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Non-cellular life is life which exists without a cell structure. Until the 21st century, people generally accepted that in order to be considered a life form, an organism had to have a cell, although cell structure could vary considerably. This excluded things like viruses from a list of "living" organisms. Additional research, however, suggested that this classification might be erroneous, and that things such as viruses could actually be considered life forms. This gave rise to the term "non-cellular life" to describe such organisms, differentiating them from cellular life like bacteria, fungi, archaea, protists, animals, and plants.
While people had suggested that viruses had many traits associated with life, it wasn't until 2003 that researchers discovered a virus with protein-making capabilities. The ability to synthesize proteins is considered a major factor in determining whether or not an organism is alive, and most viruses must hijack cells in order to build proteins. The fact that the Mimivirus can create proteins led to the realization that there might be more to viruses than meets the eye.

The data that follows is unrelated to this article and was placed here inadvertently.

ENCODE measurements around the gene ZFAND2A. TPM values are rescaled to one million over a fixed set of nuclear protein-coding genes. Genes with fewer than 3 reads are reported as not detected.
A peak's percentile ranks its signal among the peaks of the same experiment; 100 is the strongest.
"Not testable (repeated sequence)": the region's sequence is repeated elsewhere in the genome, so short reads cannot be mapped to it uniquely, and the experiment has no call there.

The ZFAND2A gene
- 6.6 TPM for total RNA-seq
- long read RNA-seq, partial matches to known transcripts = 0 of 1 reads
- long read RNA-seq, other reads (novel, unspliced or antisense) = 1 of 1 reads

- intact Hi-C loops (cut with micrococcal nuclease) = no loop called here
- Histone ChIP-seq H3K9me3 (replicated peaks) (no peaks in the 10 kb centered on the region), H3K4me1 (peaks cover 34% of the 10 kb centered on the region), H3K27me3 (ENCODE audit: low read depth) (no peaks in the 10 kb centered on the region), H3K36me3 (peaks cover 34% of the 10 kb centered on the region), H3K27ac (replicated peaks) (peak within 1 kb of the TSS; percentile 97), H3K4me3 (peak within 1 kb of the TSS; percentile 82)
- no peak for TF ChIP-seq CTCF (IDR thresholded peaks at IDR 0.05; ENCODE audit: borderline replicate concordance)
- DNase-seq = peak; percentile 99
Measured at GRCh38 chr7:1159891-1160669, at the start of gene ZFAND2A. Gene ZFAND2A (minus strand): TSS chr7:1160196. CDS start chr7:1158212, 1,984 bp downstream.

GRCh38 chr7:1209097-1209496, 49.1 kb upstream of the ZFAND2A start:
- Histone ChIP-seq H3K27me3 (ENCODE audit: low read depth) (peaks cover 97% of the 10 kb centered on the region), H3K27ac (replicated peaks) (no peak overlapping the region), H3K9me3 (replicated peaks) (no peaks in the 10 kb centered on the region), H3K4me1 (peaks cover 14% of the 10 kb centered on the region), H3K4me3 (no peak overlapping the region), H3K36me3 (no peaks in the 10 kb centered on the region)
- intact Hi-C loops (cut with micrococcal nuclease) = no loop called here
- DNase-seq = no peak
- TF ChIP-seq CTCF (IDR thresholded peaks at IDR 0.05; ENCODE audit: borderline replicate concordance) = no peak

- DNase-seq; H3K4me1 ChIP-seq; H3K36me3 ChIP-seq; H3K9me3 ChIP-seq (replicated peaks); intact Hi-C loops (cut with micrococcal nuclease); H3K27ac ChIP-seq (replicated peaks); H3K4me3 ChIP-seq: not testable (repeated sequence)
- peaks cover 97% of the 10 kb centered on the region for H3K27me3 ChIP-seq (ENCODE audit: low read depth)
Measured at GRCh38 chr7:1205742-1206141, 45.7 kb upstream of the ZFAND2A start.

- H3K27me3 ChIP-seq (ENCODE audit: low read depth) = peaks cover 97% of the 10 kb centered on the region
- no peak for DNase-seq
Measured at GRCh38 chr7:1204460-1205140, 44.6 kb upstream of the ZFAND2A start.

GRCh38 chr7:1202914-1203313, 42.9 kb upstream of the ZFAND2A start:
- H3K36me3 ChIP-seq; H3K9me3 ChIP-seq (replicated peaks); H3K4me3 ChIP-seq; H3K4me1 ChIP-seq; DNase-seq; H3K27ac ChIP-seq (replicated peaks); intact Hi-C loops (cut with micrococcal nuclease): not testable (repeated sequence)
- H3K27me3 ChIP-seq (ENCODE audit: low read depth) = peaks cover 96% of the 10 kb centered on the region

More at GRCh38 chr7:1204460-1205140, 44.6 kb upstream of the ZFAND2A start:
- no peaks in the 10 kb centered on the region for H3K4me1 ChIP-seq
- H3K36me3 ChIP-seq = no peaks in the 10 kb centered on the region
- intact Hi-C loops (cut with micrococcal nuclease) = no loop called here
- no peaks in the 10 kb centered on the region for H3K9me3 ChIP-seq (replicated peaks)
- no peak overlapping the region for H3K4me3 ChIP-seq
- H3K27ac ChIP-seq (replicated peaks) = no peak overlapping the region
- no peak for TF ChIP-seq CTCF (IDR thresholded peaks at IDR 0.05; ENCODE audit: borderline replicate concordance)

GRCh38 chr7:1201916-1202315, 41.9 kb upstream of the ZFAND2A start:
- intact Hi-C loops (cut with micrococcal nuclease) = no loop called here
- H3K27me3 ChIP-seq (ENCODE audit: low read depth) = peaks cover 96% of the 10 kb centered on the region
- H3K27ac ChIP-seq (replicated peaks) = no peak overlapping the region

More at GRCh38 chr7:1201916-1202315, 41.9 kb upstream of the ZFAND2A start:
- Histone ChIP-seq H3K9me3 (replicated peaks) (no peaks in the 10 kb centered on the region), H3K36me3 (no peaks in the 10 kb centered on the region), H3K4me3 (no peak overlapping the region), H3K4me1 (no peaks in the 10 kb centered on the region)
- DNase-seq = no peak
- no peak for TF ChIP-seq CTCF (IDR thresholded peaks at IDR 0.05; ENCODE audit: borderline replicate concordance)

Given the large number of as-yet undiscovered viruses in the world, it is entirely possible that researchers may one day find more viruses capable of producing proteins. This would suggest that viruses perhaps evolved from earlier life forms which were capable of producing proteins independently of a cell. It also broadens the horizons considerably when thinking about extraterrestrial life; if non-cellular life exists on Earth, it may be found elsewhere as well.
In addition to viruses, structures such as cosmids, satellites, viriods, fosmids, prions, phagemids, and transposons may also be considered non-cellular life. Some scientists refer to non-cellular life as Acytota or Aphanobiota, and cellular life as Cytota. If the concept of non-cellular life grows to be more widely accepted, Acyota or Aphanobiota may be added to the three-domain system in taxonomy, turning it into a four-domain system which can be used to classify all forms of life on Earth.
Recognition of viruses as a legitimate life form may also deepen human understanding of these fascinating and complex organisms. Like cellular life forms, viruses clearly have their own agenda and life goals, although these goals may conflict with human, animal, and plant interests at times. The fact that some viruses are capable of producing proteins could also become a factor in treatment of certain viral infections, as medications could potentially be devised to target these proteins and eradicate the virus.